Detail from The Canal, Amsterdam, 1889, James McNeill Whistler, The Hunterian, University of Glasgow

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Campanile at Lido

Provenance

  • 1980: sold at auction, Sotheby's, London, 25 June 1980 (lot 178, repr.) as 'A Venetian Church' and bought by a private collector;
  • 2020: Michael Owen Gallery, New York;
  • 2020-2021: Debra Force Gallery, New York.

The earlier provenance is unknown. The frame originally had the label of FROST AND REED Ltd, Bristol, Clare Street, London, 41 New Bond St W1, and this (now known only from a photogcopy) possibly included the numbers 6694 or 6699, and a date, '08-8-18' or '28-8-28'.

Exhibitions

  • 1881: Venice Pastels, Fine Art Society, London, 1881 (cat. no. 27) as 'Campanilo at Lido'.

Whistler's friend, the architect, Edward William Godwin (1833-1886), attended Whistler's exhibition of Venetian pastels in 1881. He wrote a review of the show, deriving it from notes jotted down in a catalogue, which is now in Glasgow University Library. He is, with Thomas Robert Way (1861-1913), the main source for first-hand information on the pastels, and their reception in London. Campanilo at Lido, Fish Market, San Barnaba [M.0761], and Campanile Santa Margherita [M.0773] were criticized by Godwin for 'a somewhat looser handling'. 1 On the other hand, the Athenaeum admired the 'capital rendering of a broad effect with massive shadows' and the art critic of The Times wrote: 'The campanile at Lido, with the slender tower telling strongly against the sky, ever so slightly brushed over with a mere bloom of blue, forms an exceedingly pleasant sketch.' 2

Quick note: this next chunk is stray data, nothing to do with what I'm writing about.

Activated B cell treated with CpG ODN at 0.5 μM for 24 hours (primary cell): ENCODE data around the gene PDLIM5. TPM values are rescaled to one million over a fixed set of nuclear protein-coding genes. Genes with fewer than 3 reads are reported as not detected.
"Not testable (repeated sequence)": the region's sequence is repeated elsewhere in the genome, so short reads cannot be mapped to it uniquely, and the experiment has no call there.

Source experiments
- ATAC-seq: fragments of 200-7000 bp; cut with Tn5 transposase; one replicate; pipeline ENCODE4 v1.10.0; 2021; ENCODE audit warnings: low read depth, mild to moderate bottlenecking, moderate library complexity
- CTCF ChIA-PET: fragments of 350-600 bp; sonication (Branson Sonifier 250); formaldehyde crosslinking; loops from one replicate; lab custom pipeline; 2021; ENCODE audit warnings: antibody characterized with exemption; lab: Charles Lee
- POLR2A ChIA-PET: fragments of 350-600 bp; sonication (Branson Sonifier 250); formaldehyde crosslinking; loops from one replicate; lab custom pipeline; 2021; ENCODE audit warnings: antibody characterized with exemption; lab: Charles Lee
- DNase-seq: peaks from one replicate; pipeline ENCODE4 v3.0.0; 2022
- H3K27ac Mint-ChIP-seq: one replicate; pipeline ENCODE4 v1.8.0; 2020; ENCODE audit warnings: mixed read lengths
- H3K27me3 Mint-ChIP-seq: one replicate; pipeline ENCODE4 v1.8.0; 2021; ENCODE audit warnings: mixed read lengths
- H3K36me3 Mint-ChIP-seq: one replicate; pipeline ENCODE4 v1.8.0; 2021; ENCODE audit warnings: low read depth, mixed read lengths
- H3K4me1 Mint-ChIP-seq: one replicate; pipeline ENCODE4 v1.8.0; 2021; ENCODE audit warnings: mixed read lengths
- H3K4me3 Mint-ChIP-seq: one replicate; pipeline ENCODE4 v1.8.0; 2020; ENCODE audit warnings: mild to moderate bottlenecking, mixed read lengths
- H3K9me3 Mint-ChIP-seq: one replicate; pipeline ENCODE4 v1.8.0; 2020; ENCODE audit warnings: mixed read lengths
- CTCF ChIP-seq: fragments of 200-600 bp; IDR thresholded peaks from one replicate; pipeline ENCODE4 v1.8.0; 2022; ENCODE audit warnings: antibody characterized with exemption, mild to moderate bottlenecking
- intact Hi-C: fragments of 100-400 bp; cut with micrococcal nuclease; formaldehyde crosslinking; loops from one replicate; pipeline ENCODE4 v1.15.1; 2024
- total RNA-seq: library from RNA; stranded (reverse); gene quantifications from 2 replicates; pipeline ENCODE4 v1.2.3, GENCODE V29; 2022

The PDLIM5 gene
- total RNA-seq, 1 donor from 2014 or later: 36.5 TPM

Notes:

1: Anon. [Godwin, E. W.], 'Review of Venice Pastels Exhibition', British Architect, 4 February 1881, pp. 59-64. Press cutting kept by Whistler, GUL Whistler PC4, pp. 37-38.

2: Anon., 'Mr Whistler's Pastels', Athenaeum, no. 2780, 5 February 1881, p. 206. GUL Whistler PC 4, pp. 37-38. The Times, London, 9 February 1881. GUL PC15, p. 27.

Last updated: 16th February 2021 by Margaret